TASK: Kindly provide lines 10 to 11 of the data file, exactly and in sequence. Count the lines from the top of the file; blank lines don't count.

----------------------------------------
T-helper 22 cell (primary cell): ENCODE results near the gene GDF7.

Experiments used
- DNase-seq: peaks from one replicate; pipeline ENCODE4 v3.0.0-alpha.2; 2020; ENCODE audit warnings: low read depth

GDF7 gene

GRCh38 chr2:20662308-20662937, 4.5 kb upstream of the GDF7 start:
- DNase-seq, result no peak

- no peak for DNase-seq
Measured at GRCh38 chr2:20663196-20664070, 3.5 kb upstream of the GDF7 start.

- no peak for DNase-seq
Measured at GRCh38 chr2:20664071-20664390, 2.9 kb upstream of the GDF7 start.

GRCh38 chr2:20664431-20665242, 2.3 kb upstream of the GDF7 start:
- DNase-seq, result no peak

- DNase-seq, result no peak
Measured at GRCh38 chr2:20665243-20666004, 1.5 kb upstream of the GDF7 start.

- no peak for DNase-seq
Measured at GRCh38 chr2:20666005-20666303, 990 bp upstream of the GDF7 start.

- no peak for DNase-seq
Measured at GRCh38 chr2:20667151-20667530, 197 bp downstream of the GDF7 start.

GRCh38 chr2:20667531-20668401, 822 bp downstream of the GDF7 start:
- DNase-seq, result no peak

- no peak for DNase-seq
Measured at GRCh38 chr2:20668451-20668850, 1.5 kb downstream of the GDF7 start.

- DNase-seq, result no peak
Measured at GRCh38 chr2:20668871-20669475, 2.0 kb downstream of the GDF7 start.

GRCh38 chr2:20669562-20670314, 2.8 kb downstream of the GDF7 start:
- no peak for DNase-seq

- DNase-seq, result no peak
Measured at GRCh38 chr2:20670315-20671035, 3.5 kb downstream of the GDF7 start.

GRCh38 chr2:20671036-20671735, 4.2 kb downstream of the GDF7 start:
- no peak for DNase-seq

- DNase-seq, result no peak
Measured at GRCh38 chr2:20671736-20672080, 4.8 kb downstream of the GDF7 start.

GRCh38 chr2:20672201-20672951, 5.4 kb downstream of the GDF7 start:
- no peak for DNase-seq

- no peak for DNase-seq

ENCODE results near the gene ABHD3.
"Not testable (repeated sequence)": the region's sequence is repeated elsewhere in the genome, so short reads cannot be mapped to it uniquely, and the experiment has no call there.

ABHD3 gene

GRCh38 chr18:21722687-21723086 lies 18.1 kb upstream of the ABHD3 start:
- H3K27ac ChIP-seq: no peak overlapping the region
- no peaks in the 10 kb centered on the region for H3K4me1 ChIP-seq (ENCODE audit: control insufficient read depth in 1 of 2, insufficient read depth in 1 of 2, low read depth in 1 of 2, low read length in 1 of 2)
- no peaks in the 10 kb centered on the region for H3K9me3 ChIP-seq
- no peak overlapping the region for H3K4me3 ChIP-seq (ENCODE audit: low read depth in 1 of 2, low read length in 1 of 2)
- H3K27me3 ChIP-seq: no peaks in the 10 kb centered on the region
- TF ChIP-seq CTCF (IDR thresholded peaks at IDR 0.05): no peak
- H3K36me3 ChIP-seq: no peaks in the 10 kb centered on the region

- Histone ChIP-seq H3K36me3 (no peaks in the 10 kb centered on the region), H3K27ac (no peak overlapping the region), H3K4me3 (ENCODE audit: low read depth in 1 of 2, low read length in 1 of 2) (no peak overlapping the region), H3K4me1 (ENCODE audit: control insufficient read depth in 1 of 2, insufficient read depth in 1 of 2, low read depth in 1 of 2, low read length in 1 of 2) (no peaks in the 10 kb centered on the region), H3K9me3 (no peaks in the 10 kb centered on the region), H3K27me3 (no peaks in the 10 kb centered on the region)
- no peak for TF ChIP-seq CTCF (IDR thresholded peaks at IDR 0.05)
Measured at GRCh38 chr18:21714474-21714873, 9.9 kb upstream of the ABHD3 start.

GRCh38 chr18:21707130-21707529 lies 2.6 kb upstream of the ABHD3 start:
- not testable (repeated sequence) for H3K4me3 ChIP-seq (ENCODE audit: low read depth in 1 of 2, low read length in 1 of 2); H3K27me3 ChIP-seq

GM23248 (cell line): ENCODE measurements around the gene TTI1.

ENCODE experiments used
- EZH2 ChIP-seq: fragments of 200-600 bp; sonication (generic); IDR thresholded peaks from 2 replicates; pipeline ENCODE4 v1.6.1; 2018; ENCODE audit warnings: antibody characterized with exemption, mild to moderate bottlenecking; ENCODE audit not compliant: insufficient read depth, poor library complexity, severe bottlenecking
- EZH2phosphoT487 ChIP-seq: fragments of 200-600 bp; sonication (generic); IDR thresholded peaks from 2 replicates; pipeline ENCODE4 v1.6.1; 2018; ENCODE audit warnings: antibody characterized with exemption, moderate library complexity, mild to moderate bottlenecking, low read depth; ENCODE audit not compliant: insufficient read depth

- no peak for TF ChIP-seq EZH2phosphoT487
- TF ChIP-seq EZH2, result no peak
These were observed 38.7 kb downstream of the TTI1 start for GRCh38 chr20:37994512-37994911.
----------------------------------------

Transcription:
Measured at GRCh38 chr2:20664071-20664390, 2.9 kb upstream of the GDF7 start.

GRCh38 chr2:20664431-20665242, 2.3 kb upstream of the GDF7 start: